Contra Wright

Mr. Wright writes:

In effect, the Lutheran claim is a claim of the right to rebel against the teaching authority of the Church, on the grounds that the Church is apostate. Unfortunately, the sole witness for the apostasy of the Church is an alleged disagreement between Church teachings and the scriptures on which the Church relies for those teachings.

But the sole witness for the validity, canonicity, historicity, and divinity those selfsame scriptures is the authority of the Church whose members wrote them, gathered, sanctified, protected, promulgated and canonized them.

 

Disregarding the fact that Roman Catholics were not the only ones who “wrote…, gathered, sanctified, protected, promulgated and canonized” scripture, and disregarding the fact that the Holy Spirit bears witness to the “validity, canonicity, historicity, and divinity those selfsame scriptures,” his premise itself is rather strange:

If a man tells you a map is accurate, and then leads you the opposite way from the direction indicated by the map, would you not assume that he either 1) cannot read the map or 2) is purposely leading you astray? If when you say something about it, he angrily replies “The only reason you have to believe this map is accurate is because I told you, so just trust me” would it not strengthen your belief? If the more you look at the map, the more you see how it matches the terrain, and you are still being led away from where the map indicates your destination, would you not become less inclined to follow your guide?

6 thoughts on “Contra Wright

  1. 2013?
    disregarding the fact that the Holy Spirit bears witness to the “validity, canonicity, historicity, and divinity those selfsame scriptures,” his premise itself is rather strange:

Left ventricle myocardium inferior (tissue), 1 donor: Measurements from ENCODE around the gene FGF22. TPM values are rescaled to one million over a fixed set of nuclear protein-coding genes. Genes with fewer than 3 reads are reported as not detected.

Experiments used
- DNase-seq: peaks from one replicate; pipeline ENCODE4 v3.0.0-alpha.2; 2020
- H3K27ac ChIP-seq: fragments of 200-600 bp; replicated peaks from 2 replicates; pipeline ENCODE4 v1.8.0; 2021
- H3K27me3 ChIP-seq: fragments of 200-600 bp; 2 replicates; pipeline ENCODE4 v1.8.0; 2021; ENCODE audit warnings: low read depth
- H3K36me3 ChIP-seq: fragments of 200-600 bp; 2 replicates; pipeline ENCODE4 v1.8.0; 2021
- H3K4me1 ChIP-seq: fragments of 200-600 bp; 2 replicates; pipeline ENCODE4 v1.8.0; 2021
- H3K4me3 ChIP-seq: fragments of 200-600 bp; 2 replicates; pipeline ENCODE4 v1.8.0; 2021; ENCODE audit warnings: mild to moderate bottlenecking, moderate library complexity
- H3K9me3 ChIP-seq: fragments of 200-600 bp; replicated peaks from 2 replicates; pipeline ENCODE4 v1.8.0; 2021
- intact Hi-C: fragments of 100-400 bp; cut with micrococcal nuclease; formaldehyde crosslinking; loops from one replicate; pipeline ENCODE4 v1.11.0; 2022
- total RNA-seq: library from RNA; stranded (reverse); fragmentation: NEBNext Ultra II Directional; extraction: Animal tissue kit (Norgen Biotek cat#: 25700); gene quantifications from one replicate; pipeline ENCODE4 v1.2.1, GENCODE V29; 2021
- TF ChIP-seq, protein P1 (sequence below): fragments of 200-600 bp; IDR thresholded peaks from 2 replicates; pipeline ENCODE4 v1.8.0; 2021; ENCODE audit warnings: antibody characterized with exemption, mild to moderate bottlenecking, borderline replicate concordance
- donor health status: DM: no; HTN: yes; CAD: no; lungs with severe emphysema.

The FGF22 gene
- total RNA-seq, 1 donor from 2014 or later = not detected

But this begs the question. Some spirit is telling X that the Bible is only 66 books with elisions and that you don’t really have to eat his body and drink his blood (John 6), that Divorce is permitted, etc. Another spirit is saying there are 73 books plus additions like the Story of Susannah.
    You actually sound like a Mormon in this once case. What the Mormons claim is that the Holy Spirit will reveal to you that the Book of Mormon is true – not that you can use reason, history, evidence.
    Show me where in Scripture that Scripture itself says there are 66 or 73 books, or how to tell which books are canonical (3 and 4 Esdras aren’t although they were in the Septugiant, but Tobit is considered canonical by Catholics but not by Protestants).

    I mean this honestly. There are lots of epistles, acts, gospels, and then there’s the Septuigant. Tell me where in scripture it says which ones are canonical – which ones are divinely inspired and which are not.

    As to your map analogy, I’ll simply point out Divorce and Contraception were universally condemned (google “Bible and Birth Control to find Provan’s protestant work online). At least until recently. The Catholic church’s compass, GPS, still point to the same destination. The other churches no longer do.

    Your problem is not if the map is leading you to the right destination, it is whether you consider the destination you claim to want to arrive at to be the right destination. Denver is a nice place, but is not San Francisco, but coming from New York, both are roughly in the same direction.

    There are those who have lost the art of cartography, but the Catechism of the Catholic Church is the Map (have you read it?). I can discuss if one map is more accurate than another, but only if it gets you to a destination you claim to want to go to faster and more reliably than another. Scripture is like a topographical map without roads, the Catechism is a road map lacking topographical features.

    If when you say something about it, he angrily replies “The only reason you have to believe this map is accurate is because I told you, so just trust me” would it not strengthen your belief?

    Some guides might do that, but you haven’t given an example of where Mr. Wright demands it (and you should ask him instead of slandering him).

    The Catholic church isn’t saying “Because I told you”, much less angrily, but simply pointing out that for 2000 years they have developed but not changed their doctrine. See Cardinal John Newman, the Development of Christian Doctrine. The Map may have been refined, a new shortcut, a pass, something else discovered.